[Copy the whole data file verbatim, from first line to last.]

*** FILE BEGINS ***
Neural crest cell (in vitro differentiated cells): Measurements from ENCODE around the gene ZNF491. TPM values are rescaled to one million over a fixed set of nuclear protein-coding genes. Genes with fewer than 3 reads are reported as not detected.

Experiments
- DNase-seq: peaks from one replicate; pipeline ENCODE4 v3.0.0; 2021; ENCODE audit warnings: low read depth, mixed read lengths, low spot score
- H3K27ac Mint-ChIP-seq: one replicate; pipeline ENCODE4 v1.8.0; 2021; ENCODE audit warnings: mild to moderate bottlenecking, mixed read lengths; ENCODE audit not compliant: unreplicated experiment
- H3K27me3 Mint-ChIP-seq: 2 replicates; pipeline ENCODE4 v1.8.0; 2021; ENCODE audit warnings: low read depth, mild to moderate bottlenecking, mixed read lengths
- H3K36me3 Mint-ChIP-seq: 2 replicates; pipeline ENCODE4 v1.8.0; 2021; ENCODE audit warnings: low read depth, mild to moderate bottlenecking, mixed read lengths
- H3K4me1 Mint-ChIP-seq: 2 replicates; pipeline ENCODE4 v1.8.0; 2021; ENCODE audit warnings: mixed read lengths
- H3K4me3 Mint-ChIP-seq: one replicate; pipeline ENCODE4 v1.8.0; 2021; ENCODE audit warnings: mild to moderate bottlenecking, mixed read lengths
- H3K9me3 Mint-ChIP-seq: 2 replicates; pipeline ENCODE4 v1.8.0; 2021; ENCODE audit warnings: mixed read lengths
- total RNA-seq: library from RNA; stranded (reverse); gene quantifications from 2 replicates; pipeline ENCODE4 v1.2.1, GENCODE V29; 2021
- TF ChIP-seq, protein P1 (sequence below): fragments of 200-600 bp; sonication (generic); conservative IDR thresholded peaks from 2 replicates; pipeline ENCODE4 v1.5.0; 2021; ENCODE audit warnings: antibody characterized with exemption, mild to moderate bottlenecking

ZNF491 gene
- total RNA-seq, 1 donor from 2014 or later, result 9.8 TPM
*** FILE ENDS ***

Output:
Neural crest cell (in vitro differentiated cells): Measurements from ENCODE around the gene ZNF491. TPM values are rescaled to one million over a fixed set of nuclear protein-coding genes. Genes with fewer than 3 reads are reported as not detected.

Experiments
- DNase-seq: peaks from one replicate; pipeline ENCODE4 v3.0.0; 2021; ENCODE audit warnings: low read depth, mixed read lengths, low spot score
- H3K27ac Mint-ChIP-seq: one replicate; pipeline ENCODE4 v1.8.0; 2021; ENCODE audit warnings: mild to moderate bottlenecking, mixed read lengths; ENCODE audit not compliant: unreplicated experiment
- H3K27me3 Mint-ChIP-seq: 2 replicates; pipeline ENCODE4 v1.8.0; 2021; ENCODE audit warnings: low read depth, mild to moderate bottlenecking, mixed read lengths
- H3K36me3 Mint-ChIP-seq: 2 replicates; pipeline ENCODE4 v1.8.0; 2021; ENCODE audit warnings: low read depth, mild to moderate bottlenecking, mixed read lengths
- H3K4me1 Mint-ChIP-seq: 2 replicates; pipeline ENCODE4 v1.8.0; 2021; ENCODE audit warnings: mixed read lengths
- H3K4me3 Mint-ChIP-seq: one replicate; pipeline ENCODE4 v1.8.0; 2021; ENCODE audit warnings: mild to moderate bottlenecking, mixed read lengths
- H3K9me3 Mint-ChIP-seq: 2 replicates; pipeline ENCODE4 v1.8.0; 2021; ENCODE audit warnings: mixed read lengths
- total RNA-seq: library from RNA; stranded (reverse); gene quantifications from 2 replicates; pipeline ENCODE4 v1.2.1, GENCODE V29; 2021
- TF ChIP-seq, protein P1 (sequence below): fragments of 200-600 bp; sonication (generic); conservative IDR thresholded peaks from 2 replicates; pipeline ENCODE4 v1.5.0; 2021; ENCODE audit warnings: antibody characterized with exemption, mild to moderate bottlenecking

ZNF491 gene
- total RNA-seq, 1 donor from 2014 or later, result 9.8 TPM